File picture: Andrew Ingram/ANA Archives

On August 30, 1729, a fit and productive male slave named Jephta of Batavia, 30, succumbed to his turbulent emotions and stabbed his unfaithful lover Maria of Ceylon in the kitchen of their affluent master’s residence in what is now St George’s Street.

In those days, male slaves predominated and competition for female partners was intense, leading to frustration, jealousy and violence – passions which most owners chose to ignore.

Johannes Heufke (1669-1739) was born in Hamburg and one of three brothers who came to the Cape in the late 1600s. He married his first wife Alida Botma in January 1699 and prospered. In 1709, he acquired the farm Welgelegen at Mowbray (known today as the site of Mostert’s Mill). He later obtained the farm Kloovenburg at Riebeeck Kasteel, where he kept a foreman and a complement of slaves.

Jephta was a relatively new and possibly disruptive arrival in Heufke’s household, having been purchased from Servaas Jacobsz for 120 rixdollars four months previously.

He freely confessed his crime without coercion, declaring that he didn’t care if he were broken on the wheel (tortured to death).

According to evidence presented to the VOC’s Council of Justice, he was unhappy because Heufke had ordered him to join the workforce on Welgelegen. He returned to town the same day, headed for Heufke’s house and drowned his sorrows in his master’s wine store.

Having called Maria and upbraided her for being unfaithful, he followed her into the house and held her captive. When she escaped, he stabbed her twice in the chest with his own sharpened knife, causing her to fall. She got up, however, and fled to safety in the street.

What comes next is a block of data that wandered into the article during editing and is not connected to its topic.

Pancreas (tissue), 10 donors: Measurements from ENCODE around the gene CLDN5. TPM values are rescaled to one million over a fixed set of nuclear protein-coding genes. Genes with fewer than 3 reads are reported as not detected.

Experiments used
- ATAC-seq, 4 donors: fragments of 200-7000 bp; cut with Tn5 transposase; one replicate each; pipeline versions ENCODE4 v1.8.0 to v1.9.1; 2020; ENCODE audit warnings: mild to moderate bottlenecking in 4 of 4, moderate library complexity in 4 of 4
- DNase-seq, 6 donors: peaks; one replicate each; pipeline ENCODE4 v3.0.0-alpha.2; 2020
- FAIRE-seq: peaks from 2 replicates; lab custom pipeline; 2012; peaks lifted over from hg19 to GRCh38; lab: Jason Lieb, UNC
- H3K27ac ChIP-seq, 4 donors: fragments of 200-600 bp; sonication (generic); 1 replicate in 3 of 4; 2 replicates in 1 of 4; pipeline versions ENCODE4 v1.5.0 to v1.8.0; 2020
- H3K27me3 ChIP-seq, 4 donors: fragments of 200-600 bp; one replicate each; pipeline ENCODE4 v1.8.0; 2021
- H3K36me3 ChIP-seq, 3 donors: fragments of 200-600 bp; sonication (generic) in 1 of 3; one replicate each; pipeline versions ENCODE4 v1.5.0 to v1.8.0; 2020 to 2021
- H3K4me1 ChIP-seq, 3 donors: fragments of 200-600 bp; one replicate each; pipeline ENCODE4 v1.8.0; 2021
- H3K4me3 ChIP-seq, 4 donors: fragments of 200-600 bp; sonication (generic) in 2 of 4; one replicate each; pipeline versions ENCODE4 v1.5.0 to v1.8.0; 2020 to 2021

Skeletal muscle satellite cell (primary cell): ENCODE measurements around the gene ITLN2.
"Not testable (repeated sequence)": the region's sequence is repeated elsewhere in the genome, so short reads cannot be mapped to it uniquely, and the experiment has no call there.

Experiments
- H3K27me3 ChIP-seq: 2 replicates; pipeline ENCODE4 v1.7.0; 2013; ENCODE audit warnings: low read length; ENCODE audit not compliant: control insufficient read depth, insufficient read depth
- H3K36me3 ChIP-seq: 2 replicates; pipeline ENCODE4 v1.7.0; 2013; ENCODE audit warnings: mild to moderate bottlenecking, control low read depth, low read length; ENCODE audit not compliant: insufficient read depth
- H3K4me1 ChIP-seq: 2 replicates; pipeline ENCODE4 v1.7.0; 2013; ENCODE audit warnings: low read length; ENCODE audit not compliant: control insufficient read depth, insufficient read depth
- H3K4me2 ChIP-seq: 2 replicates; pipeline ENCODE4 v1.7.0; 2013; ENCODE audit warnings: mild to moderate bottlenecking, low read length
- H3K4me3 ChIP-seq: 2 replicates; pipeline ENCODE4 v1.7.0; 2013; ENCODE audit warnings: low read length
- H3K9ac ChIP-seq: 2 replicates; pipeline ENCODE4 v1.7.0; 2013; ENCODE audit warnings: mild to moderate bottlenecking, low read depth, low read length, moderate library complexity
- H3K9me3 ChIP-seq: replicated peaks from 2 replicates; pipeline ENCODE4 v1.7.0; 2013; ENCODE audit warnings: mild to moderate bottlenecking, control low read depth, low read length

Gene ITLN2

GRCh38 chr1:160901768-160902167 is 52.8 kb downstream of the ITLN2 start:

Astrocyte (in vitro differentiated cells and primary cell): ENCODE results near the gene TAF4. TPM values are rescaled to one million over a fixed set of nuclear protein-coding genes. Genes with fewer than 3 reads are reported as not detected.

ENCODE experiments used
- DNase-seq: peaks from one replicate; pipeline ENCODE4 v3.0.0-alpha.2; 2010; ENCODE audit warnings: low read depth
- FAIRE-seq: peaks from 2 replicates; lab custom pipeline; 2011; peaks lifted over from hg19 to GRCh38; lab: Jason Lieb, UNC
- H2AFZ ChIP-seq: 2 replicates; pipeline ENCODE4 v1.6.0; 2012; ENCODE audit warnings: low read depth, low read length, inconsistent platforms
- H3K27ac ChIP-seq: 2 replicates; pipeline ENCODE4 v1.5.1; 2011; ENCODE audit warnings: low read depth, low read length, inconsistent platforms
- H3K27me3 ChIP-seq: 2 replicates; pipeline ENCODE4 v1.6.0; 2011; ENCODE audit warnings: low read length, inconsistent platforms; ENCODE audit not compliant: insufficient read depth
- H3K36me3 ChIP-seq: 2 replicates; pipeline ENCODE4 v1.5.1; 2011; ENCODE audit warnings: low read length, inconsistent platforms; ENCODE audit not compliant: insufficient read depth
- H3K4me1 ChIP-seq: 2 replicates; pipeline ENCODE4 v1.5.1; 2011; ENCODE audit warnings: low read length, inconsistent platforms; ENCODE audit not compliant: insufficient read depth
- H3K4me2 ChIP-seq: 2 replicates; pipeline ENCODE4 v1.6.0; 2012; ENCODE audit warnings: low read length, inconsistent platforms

Maria survived, so Jephta escaped the death penalty. He was sentenced to a lesser (but highly symbolic) punishment on October 13. 

The executioner was ordered to expose him to ridicule with a rope round his neck under the public gallows and then tie him to a stake with the knife he had used to stab Maria above his head.

Next, he was to be severely scourged on his naked back and branded, followed by 10 years’ labour without pay in chains on the public works. He was also required to pay the fees and expenses of justice. However, as slaves had no money, those costs devolved upon their owners.

Heufke, a wealthy burgher, Company official and farmer who owned a lucrative liquor monopoly, refused to pay the bill and instead gave Jephta to the VOC. The Company was always in need of robust, healthy slaves to dig, quarry, build and portage, and the offer was accepted.

Slave competition for sexual partners was further complicated by the prior claims of owners and their families (including Heufke), as we shall see next week.

* Jackie Loos' "The Way We Were" column is published in the Cape Argus every week.

** The views expressed here are not necessarily those of Independent Newspapers.

Cape Argus